HMRC has triumphed over a group of employment agencies which must now pay VAT on the full fee it charges for staff supplied and not just on the commission element.
Adecco UK Ltd and others (EWCA Civ 1794) failed to convince the court of appeal that temporary workers on its payroll (described as non-employed temps) were actually working directly for the client rather than for Adecco.
A simple example illustrates the principles considered in this case by the court.
John enjoys travelling around the world so only works for six months a year in the UK on a temporary basis doing administration work through a number of agencies. He has agreed to work for ABC Recruiters for £10 per hour.
He will be paid through ABC’s payroll, not on a self-employed basis. He will work at the premises of ABC’s client Car Insurance Ltd, carrying out duties under the instruction of the client. ABC will charge Car Insurance Ltd £14 per hour for his time.
In this situation, is output tax due on the £4 net commission earned by ABC Recruiters (I have ignored National Insurance in this example) or the full fee of £14? That was the question considered in the Adecco case.
Contracts and economic reality
To arrive at a sensible VAT outcome, it is always necessary to consider both the contractual position of a deal and the commercial reality of what is happening in practice. In cases where there is a contradiction between the two, the commercial reality takes precedence.
For example, my company has contracts to provide VAT consultancy services to accountants but if I actually provide dentistry services (perish the thought) then this becomes the key fact. The upper tribunal (UT) and court of appeal agreed that there was no contradiction in the Adecco case.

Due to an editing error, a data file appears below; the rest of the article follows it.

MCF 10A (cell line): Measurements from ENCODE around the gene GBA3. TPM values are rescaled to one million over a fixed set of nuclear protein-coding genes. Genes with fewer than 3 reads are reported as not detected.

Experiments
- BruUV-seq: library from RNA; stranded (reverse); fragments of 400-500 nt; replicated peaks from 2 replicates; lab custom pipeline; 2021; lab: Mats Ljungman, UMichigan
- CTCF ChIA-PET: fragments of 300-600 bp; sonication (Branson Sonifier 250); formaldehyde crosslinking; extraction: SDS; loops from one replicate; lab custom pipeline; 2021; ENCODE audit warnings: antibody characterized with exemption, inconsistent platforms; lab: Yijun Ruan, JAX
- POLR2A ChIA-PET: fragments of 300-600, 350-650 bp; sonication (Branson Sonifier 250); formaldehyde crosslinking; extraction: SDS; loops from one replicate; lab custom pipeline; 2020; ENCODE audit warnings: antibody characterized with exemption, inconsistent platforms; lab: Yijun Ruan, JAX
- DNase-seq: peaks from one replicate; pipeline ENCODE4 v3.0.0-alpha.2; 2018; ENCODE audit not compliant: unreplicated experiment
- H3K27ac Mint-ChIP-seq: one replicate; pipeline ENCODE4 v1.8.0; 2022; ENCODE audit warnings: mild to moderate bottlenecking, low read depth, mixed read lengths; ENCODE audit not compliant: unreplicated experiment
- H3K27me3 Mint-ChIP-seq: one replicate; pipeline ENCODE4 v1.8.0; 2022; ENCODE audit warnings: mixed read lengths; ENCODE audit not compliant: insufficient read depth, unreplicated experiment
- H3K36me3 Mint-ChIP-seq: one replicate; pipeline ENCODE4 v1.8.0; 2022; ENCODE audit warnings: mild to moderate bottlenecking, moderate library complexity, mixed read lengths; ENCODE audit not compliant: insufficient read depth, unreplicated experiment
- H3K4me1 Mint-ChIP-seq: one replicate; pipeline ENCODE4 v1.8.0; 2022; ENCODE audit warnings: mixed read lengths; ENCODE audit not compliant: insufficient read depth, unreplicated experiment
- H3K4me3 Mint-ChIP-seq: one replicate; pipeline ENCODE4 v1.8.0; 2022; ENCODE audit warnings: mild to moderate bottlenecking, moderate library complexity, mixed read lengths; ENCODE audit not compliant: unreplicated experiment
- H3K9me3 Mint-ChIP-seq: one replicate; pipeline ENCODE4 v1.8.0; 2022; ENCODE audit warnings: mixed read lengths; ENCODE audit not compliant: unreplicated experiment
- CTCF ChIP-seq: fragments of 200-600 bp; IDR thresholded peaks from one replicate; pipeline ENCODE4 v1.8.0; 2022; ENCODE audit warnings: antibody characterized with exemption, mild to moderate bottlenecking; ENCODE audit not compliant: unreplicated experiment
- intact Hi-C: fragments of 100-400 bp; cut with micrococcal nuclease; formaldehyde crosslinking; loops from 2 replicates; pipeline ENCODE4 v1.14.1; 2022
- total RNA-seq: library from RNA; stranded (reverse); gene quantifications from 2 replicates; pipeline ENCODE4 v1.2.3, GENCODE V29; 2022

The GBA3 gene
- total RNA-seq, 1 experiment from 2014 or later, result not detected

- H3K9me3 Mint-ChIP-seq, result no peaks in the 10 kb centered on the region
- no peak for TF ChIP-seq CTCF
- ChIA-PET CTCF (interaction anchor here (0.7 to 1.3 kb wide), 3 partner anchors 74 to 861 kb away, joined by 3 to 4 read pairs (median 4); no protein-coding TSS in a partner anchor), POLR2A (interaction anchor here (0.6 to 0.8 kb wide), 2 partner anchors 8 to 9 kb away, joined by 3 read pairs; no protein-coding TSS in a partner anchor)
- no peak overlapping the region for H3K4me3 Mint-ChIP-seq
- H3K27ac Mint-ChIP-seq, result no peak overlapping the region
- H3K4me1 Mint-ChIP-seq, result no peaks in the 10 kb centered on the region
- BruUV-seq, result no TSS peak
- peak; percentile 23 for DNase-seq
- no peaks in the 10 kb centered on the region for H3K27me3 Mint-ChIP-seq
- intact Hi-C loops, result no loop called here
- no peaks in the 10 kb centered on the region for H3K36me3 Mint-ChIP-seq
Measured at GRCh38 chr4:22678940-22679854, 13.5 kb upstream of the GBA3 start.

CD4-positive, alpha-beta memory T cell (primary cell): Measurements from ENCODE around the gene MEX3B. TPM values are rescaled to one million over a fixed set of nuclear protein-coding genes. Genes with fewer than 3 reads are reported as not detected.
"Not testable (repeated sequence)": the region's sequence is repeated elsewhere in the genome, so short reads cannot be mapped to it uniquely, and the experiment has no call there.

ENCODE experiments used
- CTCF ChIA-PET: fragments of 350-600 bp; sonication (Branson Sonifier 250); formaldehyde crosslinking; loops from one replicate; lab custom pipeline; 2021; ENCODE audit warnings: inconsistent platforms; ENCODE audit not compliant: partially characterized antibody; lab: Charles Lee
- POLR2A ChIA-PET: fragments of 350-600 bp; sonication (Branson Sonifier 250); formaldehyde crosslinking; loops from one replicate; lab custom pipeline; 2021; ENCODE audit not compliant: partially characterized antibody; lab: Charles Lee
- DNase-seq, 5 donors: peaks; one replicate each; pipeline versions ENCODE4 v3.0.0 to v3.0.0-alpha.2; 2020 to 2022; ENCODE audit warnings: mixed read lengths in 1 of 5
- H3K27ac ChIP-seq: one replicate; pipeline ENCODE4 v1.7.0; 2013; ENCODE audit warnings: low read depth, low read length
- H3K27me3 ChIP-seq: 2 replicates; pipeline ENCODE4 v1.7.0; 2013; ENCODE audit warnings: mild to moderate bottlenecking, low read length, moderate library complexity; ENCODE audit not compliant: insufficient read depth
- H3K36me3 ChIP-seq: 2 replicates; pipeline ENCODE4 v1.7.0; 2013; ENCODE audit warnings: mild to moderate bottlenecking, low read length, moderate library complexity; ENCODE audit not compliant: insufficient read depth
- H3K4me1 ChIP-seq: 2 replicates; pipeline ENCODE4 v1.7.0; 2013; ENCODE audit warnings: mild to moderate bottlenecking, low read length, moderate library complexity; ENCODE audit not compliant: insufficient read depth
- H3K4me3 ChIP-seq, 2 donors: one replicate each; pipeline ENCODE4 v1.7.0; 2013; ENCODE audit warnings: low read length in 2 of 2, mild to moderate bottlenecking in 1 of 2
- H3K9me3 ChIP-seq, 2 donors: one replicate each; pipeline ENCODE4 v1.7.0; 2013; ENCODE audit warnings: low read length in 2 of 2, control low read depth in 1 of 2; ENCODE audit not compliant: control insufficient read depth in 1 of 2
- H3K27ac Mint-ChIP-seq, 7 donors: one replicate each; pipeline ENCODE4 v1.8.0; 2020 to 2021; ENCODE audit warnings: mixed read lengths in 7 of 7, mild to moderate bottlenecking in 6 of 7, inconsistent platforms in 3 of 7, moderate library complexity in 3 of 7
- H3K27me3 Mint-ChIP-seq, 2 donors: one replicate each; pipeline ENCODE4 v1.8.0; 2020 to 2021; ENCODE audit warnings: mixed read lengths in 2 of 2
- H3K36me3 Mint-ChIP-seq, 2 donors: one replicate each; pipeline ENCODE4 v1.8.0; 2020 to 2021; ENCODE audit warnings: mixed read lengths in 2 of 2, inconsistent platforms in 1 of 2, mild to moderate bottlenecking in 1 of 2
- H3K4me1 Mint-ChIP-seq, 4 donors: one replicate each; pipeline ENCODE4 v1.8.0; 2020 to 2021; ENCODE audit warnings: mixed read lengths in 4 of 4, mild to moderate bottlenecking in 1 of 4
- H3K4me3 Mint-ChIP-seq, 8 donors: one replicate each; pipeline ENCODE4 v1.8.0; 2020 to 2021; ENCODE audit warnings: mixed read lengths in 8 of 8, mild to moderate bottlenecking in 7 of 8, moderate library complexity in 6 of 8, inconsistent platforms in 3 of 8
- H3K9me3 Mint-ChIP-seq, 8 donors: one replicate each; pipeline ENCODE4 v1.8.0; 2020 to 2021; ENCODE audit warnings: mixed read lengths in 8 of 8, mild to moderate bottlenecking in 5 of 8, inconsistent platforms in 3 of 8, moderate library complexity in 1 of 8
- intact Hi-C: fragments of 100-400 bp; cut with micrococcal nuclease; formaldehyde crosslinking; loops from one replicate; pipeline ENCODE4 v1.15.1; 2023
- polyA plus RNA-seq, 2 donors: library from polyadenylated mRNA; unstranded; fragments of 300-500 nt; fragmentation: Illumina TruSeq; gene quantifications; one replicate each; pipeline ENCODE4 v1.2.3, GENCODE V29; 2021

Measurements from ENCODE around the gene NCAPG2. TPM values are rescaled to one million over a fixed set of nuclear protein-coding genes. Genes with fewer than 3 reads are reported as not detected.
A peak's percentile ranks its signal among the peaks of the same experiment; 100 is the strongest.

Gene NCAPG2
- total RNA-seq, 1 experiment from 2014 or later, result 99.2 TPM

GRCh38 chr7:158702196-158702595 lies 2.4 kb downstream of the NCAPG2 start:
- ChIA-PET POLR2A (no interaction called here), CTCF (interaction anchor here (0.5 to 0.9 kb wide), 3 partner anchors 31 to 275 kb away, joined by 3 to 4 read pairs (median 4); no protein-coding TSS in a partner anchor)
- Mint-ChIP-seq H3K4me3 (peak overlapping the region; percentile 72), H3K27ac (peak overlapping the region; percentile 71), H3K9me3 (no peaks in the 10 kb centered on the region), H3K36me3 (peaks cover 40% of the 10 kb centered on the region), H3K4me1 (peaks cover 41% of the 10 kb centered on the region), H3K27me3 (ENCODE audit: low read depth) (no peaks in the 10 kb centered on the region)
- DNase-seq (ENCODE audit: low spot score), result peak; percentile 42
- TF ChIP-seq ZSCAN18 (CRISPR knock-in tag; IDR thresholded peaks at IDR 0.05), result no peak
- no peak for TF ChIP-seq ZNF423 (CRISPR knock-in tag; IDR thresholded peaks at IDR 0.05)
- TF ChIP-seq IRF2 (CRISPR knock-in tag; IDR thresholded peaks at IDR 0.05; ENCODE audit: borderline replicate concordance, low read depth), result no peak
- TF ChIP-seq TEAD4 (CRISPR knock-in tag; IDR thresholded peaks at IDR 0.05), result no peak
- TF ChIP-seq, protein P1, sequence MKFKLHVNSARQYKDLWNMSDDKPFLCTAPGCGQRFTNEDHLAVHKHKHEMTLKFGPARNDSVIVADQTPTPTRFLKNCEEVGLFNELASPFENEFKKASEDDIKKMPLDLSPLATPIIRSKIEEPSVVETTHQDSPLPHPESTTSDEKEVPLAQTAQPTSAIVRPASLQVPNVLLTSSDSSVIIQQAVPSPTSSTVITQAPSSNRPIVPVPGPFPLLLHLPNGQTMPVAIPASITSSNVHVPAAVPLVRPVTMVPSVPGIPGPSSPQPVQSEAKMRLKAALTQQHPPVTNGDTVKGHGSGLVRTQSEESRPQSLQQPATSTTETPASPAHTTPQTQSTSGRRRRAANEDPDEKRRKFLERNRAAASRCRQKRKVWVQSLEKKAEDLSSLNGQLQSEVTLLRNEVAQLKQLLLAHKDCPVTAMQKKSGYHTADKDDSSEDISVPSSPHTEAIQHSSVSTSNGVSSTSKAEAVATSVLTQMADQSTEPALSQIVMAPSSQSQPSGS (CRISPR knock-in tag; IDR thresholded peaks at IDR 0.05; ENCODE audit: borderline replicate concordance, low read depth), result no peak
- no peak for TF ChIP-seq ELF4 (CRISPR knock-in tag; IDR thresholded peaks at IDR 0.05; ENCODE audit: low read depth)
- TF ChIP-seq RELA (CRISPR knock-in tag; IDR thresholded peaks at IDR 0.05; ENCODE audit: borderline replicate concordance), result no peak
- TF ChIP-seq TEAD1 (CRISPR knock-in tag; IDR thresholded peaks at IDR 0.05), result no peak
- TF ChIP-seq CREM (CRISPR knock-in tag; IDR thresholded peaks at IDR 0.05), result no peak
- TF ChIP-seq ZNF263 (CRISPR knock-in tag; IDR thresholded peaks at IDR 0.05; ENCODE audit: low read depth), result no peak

The contract between temporary worker and Adecco, and the parallel contract between Adecco and its clients, both indicated that the temporary worker was working for Adecco, and Adecco was providing temporary staff to its clients, with output tax payable on the full charge.
The taxpayer highlighted key words in the contract that suggested the temporary workers were working for the client and not for Adecco, with the client having the choice of which temps it used, and also having control of the temps in terms of what duties they carried out. There was no appraisal or performance monitoring done by Adecco, and terminations were decided by the client.
However, HMRC highlighted (and the court agreed) that the client would not appreciate any distinction in a contract involving an employed or non-employed temp and that the taxpayer’s argument that Adecco was only providing an introductory service and ancillary (payment) services was flawed. The contract said that the temp was working “through Adecco” and this was the commercial and contractual reality.
The background to this appeal goes back to the 2011 case of Reed Employment Ltd (TC01069), where the first-tier tribunal agreed that Reed was only providing an introduction service for temp workers, in a situation almost identical to that of Adecco.
So Reed was able to charge VAT only on its commission, not to the full fee, and as a result enjoyed a reduced output tax bill on its services. HMRC issued Revenue & Customs Brief 32/11 after the decision, stating that they “do not regard Reed as having any wider impact.” The court of appeal in the Adecco case commented that the Reed case was “wrongly decided.” A false dawn, so to speak.
The Adecco decision has led to suggestions by some that the law should be changed so that employment agencies should only charge VAT on their net commission in relation to services provided by non-employed temps. They highlight the cost to charities as an example of how the current rules are unfair. I disagree.
The key principle of the VAT system is that it must always be clear who is working for whom and doing what. The last thing that the VAT world needs is similar confusion to that which the direct tax world experiences with employment contracts and IR35.
Any change to the VAT rules would also be very sensitive politically – think of the outrage there would be if banks (or other partly exempt businesses in the financial services sector with an input tax restriction) were able to pay less VAT on their overheads!
The court of appeal, FTT, and UT, all ruled in favour of HMRC in the Adecco case so there was clarity amongst the judges. Let’s keep things simple… for a change!
About Neil Warren
Neil Warren is an independent VAT consultant and author who worked for Customs and Excise for 14 years until 1997.